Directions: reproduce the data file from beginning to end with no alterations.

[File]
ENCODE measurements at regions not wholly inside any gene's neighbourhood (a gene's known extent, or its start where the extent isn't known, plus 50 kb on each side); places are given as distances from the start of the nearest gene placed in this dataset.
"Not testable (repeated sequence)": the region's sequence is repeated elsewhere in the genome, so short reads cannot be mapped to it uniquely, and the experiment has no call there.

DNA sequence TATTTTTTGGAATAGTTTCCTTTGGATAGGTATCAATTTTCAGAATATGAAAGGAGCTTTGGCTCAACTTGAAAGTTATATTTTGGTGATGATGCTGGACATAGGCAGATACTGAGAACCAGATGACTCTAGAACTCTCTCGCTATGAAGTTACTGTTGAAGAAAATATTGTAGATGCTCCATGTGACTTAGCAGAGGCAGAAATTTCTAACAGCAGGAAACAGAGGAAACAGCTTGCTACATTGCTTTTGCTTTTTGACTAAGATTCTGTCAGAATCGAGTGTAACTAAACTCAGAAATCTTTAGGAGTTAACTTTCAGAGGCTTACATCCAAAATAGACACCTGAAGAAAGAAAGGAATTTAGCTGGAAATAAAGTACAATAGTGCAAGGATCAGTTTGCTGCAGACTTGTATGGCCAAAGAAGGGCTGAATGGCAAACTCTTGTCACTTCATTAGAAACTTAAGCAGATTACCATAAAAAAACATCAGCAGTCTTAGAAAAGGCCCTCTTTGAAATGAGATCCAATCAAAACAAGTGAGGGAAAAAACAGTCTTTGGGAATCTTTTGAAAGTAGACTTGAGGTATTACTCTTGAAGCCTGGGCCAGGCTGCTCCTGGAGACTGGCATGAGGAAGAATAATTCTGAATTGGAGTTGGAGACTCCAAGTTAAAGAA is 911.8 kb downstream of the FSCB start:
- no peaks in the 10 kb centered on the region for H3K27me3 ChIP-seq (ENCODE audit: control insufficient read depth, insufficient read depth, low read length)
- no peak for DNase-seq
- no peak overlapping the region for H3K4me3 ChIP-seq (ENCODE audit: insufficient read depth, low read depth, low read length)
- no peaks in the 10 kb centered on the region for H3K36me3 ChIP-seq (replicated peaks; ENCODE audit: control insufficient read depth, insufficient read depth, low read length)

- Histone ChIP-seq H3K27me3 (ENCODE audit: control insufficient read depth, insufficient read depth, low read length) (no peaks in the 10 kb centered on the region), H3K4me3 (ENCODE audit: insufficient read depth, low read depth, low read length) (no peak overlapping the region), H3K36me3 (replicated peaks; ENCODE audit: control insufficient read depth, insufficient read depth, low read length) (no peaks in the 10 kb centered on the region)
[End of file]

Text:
ENCODE measurements at regions not wholly inside any gene's neighbourhood (a gene's known extent, or its start where the extent isn't known, plus 50 kb on each side); places are given as distances from the start of the nearest gene placed in this dataset.
"Not testable (repeated sequence)": the region's sequence is repeated elsewhere in the genome, so short reads cannot be mapped to it uniquely, and the experiment has no call there.

DNA sequence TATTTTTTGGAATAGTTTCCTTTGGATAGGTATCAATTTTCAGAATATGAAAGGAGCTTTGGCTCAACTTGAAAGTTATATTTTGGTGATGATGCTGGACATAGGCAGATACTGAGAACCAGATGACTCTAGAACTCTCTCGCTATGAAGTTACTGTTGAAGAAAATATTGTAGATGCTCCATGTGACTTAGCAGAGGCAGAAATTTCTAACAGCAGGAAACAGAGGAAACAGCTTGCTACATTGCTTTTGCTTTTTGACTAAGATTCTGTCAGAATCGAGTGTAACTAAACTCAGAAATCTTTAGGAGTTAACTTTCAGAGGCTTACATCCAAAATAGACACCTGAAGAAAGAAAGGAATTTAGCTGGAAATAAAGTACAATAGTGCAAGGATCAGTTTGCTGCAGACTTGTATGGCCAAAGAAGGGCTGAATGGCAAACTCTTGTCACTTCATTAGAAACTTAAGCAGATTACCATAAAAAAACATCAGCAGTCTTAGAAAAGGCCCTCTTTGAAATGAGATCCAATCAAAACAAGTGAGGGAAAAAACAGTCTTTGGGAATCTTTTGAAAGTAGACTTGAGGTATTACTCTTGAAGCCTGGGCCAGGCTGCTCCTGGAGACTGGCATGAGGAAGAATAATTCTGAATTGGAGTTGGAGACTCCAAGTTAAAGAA is 911.8 kb downstream of the FSCB start:
- no peaks in the 10 kb centered on the region for H3K27me3 ChIP-seq (ENCODE audit: control insufficient read depth, insufficient read depth, low read length)
- no peak for DNase-seq
- no peak overlapping the region for H3K4me3 ChIP-seq (ENCODE audit: insufficient read depth, low read depth, low read length)
- no peaks in the 10 kb centered on the region for H3K36me3 ChIP-seq (replicated peaks; ENCODE audit: control insufficient read depth, insufficient read depth, low read length)

- Histone ChIP-seq H3K27me3 (ENCODE audit: control insufficient read depth, insufficient read depth, low read length) (no peaks in the 10 kb centered on the region), H3K4me3 (ENCODE audit: insufficient read depth, low read depth, low read length) (no peak overlapping the region), H3K36me3 (replicated peaks; ENCODE audit: control insufficient read depth, insufficient read depth, low read length) (no peaks in the 10 kb centered on the region)